We now piss mountains of money away to private landlords and have no influence on rental pricing. If local councils had a significant housing stock and had also been building houses, we'd have :
A) more houses.
B) some influence on the costs of rents ( it would be difficult for the private sector to charge significantly more)
C) money coming back into the community, rather than paying dividends to someone.
D) probably a more realistic housing market, with more chances for first time buyers.
Rob Parsons on 14 Jun 2017
In reply to krikoman:

> A great example of the state NOT having a stake in our services is the housing market ...

Defence housing is another example where it's predictably gone tits up: see e.g. https://www.theguardian.com/news/2017/apr/25/mod-privatise-military-housing-disaster-guy-hands


krikoman - on 14 Jun 2017
In reply to Rob Parsons:

It's a funny old world!
Ciro - on 14 Jun 2017
In reply to Rob Parsons:

An interesting read, and a good example of how privatisation allows companies to extract massive profits from our assets.

"In January 1996, a little more than a year after Hands had arrived at Nomura, PFG paid £696m for Angel Trains. It was only after the sale that the key element of the deal became clear. After buying Angel Trains, the Nomura consortium securitised the debt through a bond issue of £690m. This meant that within weeks of buying the trains, PFG had sold the rights to the Angel Trains income for £690m, but retained ownership of the asset. In December 1997 – less than two years after they had bought Angel – Nomura sold it on. RBS bought the business for £395m. PFG had made almost £400m in less than two years."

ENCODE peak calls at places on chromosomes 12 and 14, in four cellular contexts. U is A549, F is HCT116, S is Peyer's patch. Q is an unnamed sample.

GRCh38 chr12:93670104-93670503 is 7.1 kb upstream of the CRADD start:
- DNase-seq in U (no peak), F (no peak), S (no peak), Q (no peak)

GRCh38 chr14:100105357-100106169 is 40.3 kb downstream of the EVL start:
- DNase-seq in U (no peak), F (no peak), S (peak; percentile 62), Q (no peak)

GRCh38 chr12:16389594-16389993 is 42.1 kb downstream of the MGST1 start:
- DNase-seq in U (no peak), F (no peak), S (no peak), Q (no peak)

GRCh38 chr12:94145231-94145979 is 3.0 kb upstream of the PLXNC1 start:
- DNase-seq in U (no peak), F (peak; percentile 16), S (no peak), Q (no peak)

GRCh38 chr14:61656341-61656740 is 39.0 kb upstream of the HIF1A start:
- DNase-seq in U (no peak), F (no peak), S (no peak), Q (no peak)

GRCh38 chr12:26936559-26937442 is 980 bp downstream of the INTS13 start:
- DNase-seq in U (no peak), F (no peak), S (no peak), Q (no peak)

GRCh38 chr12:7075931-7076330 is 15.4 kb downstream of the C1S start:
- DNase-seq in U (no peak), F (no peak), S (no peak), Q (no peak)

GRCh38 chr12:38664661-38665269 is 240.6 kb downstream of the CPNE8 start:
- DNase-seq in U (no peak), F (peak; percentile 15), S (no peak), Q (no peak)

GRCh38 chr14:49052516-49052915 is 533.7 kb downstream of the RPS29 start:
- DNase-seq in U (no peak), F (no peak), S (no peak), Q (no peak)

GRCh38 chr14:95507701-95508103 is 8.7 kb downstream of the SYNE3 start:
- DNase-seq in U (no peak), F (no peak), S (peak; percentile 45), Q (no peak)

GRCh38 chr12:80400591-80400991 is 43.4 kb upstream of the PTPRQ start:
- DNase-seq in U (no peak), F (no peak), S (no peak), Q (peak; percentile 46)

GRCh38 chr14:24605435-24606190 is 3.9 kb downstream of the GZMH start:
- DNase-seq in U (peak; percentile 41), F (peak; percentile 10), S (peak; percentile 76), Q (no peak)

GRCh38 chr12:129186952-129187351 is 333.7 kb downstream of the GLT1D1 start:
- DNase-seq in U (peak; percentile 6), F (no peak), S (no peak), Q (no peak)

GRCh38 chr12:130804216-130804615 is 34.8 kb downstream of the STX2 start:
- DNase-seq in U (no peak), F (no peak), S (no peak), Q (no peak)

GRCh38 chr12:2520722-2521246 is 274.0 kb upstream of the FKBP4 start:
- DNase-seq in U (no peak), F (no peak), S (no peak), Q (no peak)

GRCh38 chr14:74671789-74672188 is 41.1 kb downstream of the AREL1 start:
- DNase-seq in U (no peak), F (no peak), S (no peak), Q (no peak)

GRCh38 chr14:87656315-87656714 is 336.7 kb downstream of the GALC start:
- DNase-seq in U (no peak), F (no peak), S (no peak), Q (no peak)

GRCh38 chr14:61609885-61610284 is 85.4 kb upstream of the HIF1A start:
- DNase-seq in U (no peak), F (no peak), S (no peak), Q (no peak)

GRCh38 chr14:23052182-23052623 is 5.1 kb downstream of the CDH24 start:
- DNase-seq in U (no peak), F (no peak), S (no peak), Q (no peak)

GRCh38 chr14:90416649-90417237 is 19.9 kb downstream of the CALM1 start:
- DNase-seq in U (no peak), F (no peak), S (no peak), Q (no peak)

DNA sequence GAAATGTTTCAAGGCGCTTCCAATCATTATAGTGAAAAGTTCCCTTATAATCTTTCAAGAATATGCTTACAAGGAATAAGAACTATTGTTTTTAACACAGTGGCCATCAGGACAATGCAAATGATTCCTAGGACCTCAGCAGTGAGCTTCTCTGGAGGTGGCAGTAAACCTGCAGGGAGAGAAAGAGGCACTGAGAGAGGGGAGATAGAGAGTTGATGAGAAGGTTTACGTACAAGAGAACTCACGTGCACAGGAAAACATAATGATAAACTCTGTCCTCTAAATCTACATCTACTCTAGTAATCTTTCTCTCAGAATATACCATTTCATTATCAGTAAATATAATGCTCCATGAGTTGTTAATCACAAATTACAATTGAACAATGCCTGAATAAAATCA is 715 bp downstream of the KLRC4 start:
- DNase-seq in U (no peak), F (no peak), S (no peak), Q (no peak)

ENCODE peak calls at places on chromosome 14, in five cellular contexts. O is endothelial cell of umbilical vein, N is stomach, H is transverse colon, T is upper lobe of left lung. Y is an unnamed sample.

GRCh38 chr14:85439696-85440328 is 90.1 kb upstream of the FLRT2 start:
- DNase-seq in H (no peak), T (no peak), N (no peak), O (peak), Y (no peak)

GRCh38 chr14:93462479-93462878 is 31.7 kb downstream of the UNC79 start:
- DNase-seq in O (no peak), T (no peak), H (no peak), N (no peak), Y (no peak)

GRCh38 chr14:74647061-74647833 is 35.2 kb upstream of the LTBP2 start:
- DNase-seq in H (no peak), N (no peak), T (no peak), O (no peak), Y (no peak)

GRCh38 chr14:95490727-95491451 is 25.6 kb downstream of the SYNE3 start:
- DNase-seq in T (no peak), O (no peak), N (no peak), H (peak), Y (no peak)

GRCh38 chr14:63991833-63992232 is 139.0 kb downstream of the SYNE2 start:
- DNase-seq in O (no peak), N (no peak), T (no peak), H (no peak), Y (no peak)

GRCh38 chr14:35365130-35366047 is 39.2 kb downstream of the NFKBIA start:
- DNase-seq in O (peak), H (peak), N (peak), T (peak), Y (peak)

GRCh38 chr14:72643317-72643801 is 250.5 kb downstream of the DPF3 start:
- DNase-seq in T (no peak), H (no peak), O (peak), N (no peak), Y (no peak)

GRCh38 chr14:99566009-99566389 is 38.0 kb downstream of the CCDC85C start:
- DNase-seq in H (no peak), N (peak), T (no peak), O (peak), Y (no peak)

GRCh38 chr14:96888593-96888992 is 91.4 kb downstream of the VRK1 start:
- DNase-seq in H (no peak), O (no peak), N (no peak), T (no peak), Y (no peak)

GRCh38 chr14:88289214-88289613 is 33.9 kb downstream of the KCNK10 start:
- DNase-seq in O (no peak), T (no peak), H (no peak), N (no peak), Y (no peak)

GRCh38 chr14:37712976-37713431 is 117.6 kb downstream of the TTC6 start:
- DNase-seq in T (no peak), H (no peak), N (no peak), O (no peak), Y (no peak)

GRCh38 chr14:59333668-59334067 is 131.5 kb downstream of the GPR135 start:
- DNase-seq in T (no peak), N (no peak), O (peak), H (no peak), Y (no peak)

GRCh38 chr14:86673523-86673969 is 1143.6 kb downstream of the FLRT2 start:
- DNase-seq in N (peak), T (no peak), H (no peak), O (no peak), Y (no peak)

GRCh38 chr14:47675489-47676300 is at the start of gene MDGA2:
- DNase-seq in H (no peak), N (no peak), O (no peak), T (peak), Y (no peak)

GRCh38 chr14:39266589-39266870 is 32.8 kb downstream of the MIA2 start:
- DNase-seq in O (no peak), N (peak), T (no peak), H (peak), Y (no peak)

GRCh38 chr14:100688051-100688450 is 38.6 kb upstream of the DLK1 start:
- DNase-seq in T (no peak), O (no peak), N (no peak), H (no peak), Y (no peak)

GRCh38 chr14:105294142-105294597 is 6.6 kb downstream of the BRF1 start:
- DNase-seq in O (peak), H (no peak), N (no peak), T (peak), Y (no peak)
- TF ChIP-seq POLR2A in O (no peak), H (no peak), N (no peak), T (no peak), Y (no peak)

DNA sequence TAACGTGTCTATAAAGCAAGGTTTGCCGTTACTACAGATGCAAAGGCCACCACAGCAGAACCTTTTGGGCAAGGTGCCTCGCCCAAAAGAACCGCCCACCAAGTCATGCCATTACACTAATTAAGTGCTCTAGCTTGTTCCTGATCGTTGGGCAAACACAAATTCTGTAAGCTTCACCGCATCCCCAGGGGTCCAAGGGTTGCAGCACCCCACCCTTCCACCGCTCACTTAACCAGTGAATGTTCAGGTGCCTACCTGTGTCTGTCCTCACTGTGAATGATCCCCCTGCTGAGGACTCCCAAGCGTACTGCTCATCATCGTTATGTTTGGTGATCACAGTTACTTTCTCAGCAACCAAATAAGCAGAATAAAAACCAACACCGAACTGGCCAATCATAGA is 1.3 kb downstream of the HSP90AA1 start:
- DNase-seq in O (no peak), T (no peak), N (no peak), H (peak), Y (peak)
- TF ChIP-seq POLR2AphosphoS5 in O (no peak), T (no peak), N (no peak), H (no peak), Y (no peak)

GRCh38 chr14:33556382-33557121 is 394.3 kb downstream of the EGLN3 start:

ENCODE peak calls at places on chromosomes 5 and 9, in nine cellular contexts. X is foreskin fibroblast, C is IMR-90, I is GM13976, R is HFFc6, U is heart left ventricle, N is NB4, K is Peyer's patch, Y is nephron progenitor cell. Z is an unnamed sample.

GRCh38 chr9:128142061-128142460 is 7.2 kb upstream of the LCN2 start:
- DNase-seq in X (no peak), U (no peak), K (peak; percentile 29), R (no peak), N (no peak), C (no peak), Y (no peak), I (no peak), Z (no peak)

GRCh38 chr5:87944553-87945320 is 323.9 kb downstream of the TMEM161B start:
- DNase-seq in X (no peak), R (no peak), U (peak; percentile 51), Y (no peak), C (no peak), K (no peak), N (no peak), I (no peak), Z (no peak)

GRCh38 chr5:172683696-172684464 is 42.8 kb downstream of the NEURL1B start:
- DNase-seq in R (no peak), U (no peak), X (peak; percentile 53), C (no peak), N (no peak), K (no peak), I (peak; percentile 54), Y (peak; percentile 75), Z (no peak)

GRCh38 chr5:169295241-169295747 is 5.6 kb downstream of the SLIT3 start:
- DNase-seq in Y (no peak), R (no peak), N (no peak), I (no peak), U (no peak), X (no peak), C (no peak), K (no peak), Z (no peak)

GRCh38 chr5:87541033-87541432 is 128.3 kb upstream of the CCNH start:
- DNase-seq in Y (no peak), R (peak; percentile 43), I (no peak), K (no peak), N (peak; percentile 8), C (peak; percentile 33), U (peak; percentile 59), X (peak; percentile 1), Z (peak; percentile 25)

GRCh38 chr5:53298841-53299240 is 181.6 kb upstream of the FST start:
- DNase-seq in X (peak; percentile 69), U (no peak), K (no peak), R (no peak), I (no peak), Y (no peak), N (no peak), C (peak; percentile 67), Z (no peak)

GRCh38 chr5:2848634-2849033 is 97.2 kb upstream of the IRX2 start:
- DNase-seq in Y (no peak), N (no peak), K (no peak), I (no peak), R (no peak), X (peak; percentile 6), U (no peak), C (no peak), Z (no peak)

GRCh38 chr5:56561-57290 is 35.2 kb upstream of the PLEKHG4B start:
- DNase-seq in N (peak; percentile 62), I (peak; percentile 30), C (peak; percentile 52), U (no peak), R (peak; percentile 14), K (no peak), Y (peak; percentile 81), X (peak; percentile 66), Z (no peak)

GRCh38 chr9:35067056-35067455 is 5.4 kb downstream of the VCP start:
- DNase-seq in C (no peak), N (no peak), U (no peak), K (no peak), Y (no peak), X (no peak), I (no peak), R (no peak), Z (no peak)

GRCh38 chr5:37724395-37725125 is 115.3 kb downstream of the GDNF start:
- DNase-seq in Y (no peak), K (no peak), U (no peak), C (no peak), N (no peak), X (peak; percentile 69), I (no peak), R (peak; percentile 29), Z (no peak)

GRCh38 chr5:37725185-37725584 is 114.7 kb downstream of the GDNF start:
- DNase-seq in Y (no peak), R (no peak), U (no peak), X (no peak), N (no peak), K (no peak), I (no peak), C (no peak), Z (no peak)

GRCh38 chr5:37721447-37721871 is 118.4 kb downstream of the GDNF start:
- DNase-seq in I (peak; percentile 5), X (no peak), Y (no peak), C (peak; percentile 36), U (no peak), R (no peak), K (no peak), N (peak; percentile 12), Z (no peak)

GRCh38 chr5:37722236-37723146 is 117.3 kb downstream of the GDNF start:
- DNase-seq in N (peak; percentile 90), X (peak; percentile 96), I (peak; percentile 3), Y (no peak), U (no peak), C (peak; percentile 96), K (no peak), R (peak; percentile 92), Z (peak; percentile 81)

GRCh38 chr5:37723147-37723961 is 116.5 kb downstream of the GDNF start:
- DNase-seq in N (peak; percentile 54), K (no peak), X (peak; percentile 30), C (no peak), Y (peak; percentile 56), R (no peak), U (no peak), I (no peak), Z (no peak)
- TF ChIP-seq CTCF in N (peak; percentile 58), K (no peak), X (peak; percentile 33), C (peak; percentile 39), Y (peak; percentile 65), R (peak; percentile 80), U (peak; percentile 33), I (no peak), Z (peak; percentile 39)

"After the Angel Trains deal, he could now be confident that if he bought the military housing, he would be able to almost simultaneously borrow hundreds of millions to cover the purchase price. He could then cover the costs of borrowing by renting back the housing to the MoD. According to his team’s projections, the underlying value of the properties would gradually appreciate, and once the rights to the rental income were sold, the debt would be off Nomura’s balance sheet, and they could move on to the next deal. “Nowadays, what we did is absolutely standard, it’s what private equity does,” said the second Nomura banker. “At the time, that was regarded as groundbreaking.”"